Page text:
There's nothing more thrilling than discovering a group of individuals who share your vibe and with whom you get along - and we know you'll find them quickly.
We recommend that you make the most of your university experience. They'll have so many events planned for you to participate in that you'll be sure to make some new acquaintances who share your interests.
Your closest friend is video conferencing.
There is a lot of debate in this digital generation about how good the internet is for our mental health. There's nothing a fast video chat can't resolve if you're longing home while studying abroad!
Friends and family are everything, and they'll be as excited to hear from you as you are to see them. Seeing a familiar face will put a smile on your face and help you to feel less homesick while studying abroad!
There are several applications available for you to download in order to feel connected, and we recommend that you download them all. Here's a rundown of the top five we believe you'll enjoy:
- Netflix Party
- Facebook (and messenger)
These are free apps that let you make phone calls, video calls, send messages, and play games.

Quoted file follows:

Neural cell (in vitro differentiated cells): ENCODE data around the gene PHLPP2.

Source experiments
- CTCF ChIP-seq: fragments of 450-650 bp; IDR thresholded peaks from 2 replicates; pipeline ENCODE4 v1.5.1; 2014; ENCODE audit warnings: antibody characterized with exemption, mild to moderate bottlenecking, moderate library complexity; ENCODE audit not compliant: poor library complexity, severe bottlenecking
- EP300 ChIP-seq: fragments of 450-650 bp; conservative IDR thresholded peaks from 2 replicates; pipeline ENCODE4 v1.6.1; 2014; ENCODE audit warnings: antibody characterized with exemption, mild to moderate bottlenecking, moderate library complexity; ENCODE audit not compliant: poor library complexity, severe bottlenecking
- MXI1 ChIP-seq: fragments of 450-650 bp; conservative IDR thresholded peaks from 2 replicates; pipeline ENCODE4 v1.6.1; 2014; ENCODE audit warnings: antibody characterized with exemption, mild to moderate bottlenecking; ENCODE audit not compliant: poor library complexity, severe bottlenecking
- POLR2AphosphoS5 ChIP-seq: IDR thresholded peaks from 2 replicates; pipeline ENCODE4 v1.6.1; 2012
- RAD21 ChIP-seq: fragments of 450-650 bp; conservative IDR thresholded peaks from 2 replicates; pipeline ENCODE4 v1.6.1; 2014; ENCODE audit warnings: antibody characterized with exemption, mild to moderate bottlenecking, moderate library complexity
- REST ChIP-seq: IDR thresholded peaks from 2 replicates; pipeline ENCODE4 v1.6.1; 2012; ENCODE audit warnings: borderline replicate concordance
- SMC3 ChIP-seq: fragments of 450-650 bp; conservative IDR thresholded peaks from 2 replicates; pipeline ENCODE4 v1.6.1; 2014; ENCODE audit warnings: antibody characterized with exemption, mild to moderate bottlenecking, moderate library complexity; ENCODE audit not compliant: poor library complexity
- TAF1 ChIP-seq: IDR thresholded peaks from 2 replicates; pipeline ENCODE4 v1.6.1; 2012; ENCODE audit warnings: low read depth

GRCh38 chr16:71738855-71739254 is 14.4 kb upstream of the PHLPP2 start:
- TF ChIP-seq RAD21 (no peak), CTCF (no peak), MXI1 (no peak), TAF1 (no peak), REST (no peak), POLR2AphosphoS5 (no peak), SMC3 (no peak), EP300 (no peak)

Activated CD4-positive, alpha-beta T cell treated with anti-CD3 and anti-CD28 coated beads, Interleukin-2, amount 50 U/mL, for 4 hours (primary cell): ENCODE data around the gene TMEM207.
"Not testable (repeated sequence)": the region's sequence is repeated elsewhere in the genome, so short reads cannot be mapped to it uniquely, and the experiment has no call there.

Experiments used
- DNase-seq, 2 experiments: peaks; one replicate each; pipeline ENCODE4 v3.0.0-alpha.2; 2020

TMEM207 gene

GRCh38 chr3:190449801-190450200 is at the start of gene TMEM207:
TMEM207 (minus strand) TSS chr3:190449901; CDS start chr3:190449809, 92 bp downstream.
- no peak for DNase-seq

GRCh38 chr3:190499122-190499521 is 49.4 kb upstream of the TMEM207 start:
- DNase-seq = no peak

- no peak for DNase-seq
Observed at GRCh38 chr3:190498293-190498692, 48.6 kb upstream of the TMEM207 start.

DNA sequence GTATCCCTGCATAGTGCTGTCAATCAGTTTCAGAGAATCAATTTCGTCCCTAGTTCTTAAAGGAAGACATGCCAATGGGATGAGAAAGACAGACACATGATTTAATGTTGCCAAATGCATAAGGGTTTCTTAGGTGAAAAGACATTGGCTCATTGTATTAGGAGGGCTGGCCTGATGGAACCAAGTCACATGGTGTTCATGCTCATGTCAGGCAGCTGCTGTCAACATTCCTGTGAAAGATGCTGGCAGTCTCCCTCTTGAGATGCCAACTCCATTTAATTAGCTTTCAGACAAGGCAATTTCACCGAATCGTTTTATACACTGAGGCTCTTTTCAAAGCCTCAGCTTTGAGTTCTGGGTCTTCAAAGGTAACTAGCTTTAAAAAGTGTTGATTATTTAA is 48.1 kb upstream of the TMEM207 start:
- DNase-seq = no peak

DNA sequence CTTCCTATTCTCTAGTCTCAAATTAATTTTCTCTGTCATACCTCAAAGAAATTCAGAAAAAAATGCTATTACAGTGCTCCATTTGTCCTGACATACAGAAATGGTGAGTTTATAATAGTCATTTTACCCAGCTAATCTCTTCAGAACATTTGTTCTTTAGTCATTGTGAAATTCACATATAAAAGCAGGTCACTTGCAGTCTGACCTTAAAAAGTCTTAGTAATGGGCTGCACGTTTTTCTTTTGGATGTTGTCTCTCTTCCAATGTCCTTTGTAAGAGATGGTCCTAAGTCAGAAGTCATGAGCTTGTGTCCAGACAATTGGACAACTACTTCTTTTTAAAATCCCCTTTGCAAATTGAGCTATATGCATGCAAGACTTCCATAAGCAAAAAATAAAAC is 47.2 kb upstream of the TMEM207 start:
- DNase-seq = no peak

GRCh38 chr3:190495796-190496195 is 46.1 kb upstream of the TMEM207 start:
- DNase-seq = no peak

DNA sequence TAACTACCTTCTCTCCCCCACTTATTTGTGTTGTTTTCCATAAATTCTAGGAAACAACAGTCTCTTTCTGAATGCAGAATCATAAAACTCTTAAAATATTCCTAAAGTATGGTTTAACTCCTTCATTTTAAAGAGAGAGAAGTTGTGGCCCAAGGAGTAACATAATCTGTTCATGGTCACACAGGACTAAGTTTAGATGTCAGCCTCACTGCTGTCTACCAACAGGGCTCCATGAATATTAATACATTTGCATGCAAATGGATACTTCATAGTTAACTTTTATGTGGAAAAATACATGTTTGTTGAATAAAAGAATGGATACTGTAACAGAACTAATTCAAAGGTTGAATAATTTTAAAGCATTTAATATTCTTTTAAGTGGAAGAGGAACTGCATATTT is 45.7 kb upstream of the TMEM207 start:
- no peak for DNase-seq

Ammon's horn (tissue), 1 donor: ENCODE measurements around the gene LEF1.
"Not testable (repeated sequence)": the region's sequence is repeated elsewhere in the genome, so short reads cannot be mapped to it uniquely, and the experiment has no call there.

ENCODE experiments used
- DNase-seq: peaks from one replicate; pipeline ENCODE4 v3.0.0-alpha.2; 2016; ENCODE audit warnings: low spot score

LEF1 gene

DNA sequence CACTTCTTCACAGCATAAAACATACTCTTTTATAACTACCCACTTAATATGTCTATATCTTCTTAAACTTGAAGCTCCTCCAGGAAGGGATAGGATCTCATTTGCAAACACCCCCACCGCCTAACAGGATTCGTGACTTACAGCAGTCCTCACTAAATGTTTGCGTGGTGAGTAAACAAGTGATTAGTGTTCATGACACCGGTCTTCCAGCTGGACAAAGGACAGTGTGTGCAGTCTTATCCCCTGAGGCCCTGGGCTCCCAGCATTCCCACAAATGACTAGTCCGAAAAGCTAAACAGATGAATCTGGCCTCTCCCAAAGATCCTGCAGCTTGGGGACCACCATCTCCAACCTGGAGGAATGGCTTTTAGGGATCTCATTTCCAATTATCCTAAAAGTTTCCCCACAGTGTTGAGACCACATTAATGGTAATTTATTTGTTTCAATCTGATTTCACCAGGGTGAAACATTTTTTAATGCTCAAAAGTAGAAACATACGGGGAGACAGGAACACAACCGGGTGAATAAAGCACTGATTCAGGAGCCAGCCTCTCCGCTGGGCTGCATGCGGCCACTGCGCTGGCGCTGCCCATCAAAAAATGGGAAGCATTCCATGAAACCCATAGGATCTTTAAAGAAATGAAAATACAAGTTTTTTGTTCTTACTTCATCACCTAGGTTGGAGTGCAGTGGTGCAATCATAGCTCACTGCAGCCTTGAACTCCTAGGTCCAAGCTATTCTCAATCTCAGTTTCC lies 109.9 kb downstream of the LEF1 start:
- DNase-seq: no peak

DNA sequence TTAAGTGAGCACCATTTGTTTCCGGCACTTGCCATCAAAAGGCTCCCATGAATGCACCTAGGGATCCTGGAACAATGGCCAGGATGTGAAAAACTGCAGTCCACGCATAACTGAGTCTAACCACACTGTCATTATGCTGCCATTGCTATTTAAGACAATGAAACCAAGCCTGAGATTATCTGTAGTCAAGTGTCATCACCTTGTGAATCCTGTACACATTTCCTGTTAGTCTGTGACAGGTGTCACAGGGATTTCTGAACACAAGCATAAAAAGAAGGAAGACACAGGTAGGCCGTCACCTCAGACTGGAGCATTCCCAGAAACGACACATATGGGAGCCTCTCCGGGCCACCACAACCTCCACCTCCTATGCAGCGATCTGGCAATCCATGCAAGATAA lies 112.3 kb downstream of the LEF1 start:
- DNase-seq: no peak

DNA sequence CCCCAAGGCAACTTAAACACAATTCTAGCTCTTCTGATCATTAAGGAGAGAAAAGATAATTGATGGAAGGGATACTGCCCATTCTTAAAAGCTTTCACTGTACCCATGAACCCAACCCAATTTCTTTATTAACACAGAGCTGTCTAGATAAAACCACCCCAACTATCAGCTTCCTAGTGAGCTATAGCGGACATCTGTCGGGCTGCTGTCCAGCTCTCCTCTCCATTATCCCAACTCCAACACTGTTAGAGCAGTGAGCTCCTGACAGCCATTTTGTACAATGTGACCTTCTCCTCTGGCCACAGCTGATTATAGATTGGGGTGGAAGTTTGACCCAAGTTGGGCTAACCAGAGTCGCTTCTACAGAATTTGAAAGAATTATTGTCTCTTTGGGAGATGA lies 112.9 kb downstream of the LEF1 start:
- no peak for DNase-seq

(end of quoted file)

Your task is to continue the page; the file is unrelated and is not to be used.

You don't have to select exactly what we've recommended since you could discover other apps that are more suited to you — there's no pressure!
Dive into your books
Allow yourself to get into a productive pattern with study programs for each day of the week. It's always a good idea to write it down in a calendar so you can see what you need to accomplish rather than sweep it under the rug every day. Joining a study group or studying with a classmate might help you stay on track and have someone to talk to (and share the misery with). Finally, when it comes to studying locations, a change of environment may make all the difference in your productivity.
Write down how you’re feeling
Many people say that writing things down helps them relax. If you have a problem or a sentiment you want to express (but don't want to share with others), put it down in a diary and you might be amazed at how much better you feel. Another rewarding method that writing things down might reduce anxiety and tension is to make lists and cross off chores as you complete them.
Our final thoughts
Just because you're homesick now doesn't imply you'll always be homesick. It's natural to miss the things that are familiar and comforting. However, you will gradually become accustomed to and content with your new life.